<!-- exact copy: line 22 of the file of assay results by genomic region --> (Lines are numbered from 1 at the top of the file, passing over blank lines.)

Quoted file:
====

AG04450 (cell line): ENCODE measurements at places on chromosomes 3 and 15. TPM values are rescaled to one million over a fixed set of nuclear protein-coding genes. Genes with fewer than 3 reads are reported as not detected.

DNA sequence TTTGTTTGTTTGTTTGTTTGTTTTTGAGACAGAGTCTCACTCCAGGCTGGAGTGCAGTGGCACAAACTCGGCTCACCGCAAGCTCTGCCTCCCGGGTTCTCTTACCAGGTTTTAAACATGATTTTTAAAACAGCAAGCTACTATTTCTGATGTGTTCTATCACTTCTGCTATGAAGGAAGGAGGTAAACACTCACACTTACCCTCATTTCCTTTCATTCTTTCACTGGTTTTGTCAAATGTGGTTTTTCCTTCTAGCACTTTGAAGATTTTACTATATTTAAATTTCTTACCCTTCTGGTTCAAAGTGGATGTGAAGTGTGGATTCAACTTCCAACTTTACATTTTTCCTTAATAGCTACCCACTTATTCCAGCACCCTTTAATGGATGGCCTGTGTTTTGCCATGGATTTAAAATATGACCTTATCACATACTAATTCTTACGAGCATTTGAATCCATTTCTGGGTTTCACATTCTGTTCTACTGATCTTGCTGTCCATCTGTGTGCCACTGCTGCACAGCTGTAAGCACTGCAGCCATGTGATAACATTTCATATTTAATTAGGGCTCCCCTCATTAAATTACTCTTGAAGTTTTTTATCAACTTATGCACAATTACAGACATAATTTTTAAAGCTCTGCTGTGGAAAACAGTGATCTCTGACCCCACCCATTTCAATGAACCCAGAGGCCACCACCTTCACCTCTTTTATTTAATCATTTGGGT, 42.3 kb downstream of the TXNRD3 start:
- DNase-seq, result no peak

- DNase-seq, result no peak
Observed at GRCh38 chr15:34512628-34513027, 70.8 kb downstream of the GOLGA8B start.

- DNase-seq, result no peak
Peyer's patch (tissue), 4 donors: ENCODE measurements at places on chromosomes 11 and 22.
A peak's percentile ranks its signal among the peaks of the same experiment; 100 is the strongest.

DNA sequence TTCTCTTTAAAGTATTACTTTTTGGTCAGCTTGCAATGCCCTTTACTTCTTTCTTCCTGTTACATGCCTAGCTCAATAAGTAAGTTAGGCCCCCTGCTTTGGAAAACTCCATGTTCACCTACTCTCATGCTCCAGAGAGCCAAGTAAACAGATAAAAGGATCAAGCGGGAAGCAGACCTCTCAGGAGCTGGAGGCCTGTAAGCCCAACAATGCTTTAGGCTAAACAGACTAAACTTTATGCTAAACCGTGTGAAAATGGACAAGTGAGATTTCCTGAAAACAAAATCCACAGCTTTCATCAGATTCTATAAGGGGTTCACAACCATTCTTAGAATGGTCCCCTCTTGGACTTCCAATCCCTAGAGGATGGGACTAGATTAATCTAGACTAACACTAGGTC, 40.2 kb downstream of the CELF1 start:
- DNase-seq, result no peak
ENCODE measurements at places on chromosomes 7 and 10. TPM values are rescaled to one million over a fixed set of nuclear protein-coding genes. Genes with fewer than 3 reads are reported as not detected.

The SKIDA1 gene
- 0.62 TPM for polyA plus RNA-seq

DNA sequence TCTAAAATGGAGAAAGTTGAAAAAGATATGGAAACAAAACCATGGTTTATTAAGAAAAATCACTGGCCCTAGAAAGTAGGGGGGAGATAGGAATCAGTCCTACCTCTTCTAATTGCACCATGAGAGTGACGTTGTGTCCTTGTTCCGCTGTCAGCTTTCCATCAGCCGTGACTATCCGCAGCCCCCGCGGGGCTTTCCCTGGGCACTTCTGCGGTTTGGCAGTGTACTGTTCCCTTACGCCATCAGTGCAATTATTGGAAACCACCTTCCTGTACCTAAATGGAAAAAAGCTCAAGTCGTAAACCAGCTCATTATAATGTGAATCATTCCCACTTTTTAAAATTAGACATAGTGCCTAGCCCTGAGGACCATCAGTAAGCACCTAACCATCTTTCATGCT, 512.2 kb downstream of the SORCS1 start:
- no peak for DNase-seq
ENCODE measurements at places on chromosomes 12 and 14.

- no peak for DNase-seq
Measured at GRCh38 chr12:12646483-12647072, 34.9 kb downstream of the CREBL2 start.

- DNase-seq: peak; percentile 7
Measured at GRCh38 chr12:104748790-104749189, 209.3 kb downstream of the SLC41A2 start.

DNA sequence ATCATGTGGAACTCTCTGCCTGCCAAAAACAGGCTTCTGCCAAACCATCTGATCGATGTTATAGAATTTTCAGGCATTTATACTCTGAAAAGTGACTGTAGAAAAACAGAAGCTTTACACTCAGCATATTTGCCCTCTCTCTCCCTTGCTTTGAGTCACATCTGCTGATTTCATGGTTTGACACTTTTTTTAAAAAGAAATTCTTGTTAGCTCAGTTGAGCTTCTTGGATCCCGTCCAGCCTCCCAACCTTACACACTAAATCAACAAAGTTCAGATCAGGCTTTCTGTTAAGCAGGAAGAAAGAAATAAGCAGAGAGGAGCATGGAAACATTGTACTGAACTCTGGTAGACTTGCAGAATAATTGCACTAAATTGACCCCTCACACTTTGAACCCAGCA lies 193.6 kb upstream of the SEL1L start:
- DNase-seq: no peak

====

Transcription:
- DNase-seq: no peak